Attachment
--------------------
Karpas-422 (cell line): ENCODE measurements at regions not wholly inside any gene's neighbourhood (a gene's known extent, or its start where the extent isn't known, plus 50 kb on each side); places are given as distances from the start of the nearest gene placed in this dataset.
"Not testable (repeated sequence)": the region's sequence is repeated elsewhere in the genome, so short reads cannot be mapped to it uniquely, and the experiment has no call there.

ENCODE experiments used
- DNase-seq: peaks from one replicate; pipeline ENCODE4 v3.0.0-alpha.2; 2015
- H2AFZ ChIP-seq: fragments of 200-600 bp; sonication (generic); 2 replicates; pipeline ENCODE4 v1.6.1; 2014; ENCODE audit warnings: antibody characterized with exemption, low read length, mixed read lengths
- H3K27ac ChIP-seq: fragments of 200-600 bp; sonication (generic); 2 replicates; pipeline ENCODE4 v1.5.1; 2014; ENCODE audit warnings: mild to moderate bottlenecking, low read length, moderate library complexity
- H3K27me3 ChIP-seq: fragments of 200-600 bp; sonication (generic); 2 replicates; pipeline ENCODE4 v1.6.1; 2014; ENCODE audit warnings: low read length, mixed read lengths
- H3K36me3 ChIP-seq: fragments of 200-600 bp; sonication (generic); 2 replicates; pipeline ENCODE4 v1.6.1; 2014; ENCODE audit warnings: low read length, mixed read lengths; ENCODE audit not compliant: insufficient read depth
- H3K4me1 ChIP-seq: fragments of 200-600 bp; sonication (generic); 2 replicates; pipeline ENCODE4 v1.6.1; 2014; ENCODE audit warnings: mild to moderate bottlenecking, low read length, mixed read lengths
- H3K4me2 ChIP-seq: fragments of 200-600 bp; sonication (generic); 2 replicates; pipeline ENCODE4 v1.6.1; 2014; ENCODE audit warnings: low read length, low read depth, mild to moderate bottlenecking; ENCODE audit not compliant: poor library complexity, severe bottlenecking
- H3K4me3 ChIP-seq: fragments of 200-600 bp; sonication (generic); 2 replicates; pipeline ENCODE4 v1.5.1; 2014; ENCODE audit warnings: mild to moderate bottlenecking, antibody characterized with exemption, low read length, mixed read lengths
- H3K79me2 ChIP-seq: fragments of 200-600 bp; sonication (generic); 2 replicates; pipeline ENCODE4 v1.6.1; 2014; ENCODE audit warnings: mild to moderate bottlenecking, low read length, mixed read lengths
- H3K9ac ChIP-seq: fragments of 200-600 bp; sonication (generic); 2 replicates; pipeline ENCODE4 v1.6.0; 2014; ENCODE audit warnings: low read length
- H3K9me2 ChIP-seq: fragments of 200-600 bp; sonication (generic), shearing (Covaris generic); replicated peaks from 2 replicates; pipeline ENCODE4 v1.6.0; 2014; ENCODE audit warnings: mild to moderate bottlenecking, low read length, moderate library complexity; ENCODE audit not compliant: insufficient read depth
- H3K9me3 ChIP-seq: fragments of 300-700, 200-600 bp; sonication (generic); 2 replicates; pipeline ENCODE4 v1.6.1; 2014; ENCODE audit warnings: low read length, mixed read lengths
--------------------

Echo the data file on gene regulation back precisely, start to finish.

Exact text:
Karpas-422 (cell line): ENCODE measurements at regions not wholly inside any gene's neighbourhood (a gene's known extent, or its start where the extent isn't known, plus 50 kb on each side); places are given as distances from the start of the nearest gene placed in this dataset.
"Not testable (repeated sequence)": the region's sequence is repeated elsewhere in the genome, so short reads cannot be mapped to it uniquely, and the experiment has no call there.

ENCODE experiments used
- DNase-seq: peaks from one replicate; pipeline ENCODE4 v3.0.0-alpha.2; 2015
- H2AFZ ChIP-seq: fragments of 200-600 bp; sonication (generic); 2 replicates; pipeline ENCODE4 v1.6.1; 2014; ENCODE audit warnings: antibody characterized with exemption, low read length, mixed read lengths
- H3K27ac ChIP-seq: fragments of 200-600 bp; sonication (generic); 2 replicates; pipeline ENCODE4 v1.5.1; 2014; ENCODE audit warnings: mild to moderate bottlenecking, low read length, moderate library complexity
- H3K27me3 ChIP-seq: fragments of 200-600 bp; sonication (generic); 2 replicates; pipeline ENCODE4 v1.6.1; 2014; ENCODE audit warnings: low read length, mixed read lengths
- H3K36me3 ChIP-seq: fragments of 200-600 bp; sonication (generic); 2 replicates; pipeline ENCODE4 v1.6.1; 2014; ENCODE audit warnings: low read length, mixed read lengths; ENCODE audit not compliant: insufficient read depth
- H3K4me1 ChIP-seq: fragments of 200-600 bp; sonication (generic); 2 replicates; pipeline ENCODE4 v1.6.1; 2014; ENCODE audit warnings: mild to moderate bottlenecking, low read length, mixed read lengths
- H3K4me2 ChIP-seq: fragments of 200-600 bp; sonication (generic); 2 replicates; pipeline ENCODE4 v1.6.1; 2014; ENCODE audit warnings: low read length, low read depth, mild to moderate bottlenecking; ENCODE audit not compliant: poor library complexity, severe bottlenecking
- H3K4me3 ChIP-seq: fragments of 200-600 bp; sonication (generic); 2 replicates; pipeline ENCODE4 v1.5.1; 2014; ENCODE audit warnings: mild to moderate bottlenecking, antibody characterized with exemption, low read length, mixed read lengths
- H3K79me2 ChIP-seq: fragments of 200-600 bp; sonication (generic); 2 replicates; pipeline ENCODE4 v1.6.1; 2014; ENCODE audit warnings: mild to moderate bottlenecking, low read length, mixed read lengths
- H3K9ac ChIP-seq: fragments of 200-600 bp; sonication (generic); 2 replicates; pipeline ENCODE4 v1.6.0; 2014; ENCODE audit warnings: low read length
- H3K9me2 ChIP-seq: fragments of 200-600 bp; sonication (generic), shearing (Covaris generic); replicated peaks from 2 replicates; pipeline ENCODE4 v1.6.0; 2014; ENCODE audit warnings: mild to moderate bottlenecking, low read length, moderate library complexity; ENCODE audit not compliant: insufficient read depth
- H3K9me3 ChIP-seq: fragments of 300-700, 200-600 bp; sonication (generic); 2 replicates; pipeline ENCODE4 v1.6.1; 2014; ENCODE audit warnings: low read length, mixed read lengths